WaMu earnings miss the mark
Bank's results miss forecasts, while execs bet that troubles will continue for already battered housing market.
NEW YORK (CNNMoney.com) -- Washington Mutual reported a steeper-than-expected decline in earnings Wednesday and that it was bracing for more difficulties ahead in the housing market.
The Seattle-based bank said its third-quarter net income fell 72 percent to $210 million, or 23 cents a share, from $748 million, or 77 cents a share, a year earlier.
Revenue during the quarter ended Sept. 30 fell nearly 12 percent to $3.39 billion from $3.52 billion a year ago.
Results of the Seattle-based bank missed forecasts of analysts polled by Thomson Financial who had anticipated the company would report net income of 27 cents a share on revenue on $3.53 billion.
WaMu Chairman and CEO Kerry Killinger said he was "disappointed" with company's performance during the quarter, blaming it on this summer's liquidity crisis in the mortgage market and worsening conditions in the housing sector.
Investors, however, were already preparing for such a decline. Nearly two weeks ago, Washington Mutual warned that its quarterly earnings would tumble by as much as 75 percent because of difficulties in the mortgage market.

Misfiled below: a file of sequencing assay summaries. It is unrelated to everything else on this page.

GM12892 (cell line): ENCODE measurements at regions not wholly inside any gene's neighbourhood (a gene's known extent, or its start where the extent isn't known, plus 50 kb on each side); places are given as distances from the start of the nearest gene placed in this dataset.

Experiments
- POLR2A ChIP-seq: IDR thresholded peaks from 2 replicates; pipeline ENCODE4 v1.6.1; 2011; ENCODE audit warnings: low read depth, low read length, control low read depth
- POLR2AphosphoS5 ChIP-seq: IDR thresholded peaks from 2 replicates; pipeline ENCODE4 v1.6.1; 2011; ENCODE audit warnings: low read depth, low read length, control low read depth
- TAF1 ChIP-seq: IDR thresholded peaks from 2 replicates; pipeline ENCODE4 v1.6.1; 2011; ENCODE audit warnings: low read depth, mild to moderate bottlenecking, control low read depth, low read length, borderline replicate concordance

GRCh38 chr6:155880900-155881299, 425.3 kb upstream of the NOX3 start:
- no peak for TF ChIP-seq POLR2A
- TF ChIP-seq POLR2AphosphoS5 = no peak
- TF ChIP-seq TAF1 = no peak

Unlike some of the big Wall Street banks such as Citigroup (Charts, Fortune 500), which got burned by converting troubled home loans made into securities, Washington Mutual saw many of these same loans made to borrowers with poor credit explode in their hands.
WaMu said it beefed up its reserves for loans that might go bad to $967 million during the quarter and predicted that number would grow to as much as $2.9 billion for the full year as the glut of homes on the market grows, housing prices continue to decline and as mortgage delinquencies and foreclosures keep rising.
"We are definitely experiencing an accelerating downturn at this time," said Killinger. "It is not possible to predict the timing, but I expect us to work our way through this downturn and for market conditions to improve."
Losses in the company's closely-watched home loan unit, which handled those subprime loans made to borrowers with poor credit, widened to $348 million from $23 million in the third quarter last year.
The company has since cut back on the number of subprime loans it originates. During the third quarter, it originated 95 percent fewer subprime loans than a year ago, and 80 percent fewer compared to the last quarter.
WaMu execs, however, were pleased with the results in its other divisions, even though they were hurt by the loan loss provisions. Its retail banking division saw its net income decline 18 percent during the quarter to $453 million, but the company added 310,000 net new checking accounts during the quarter.
Its credit card business reported lower profits and rising delinquencies, although it opened 945,000 new credit card accounts during the quarter.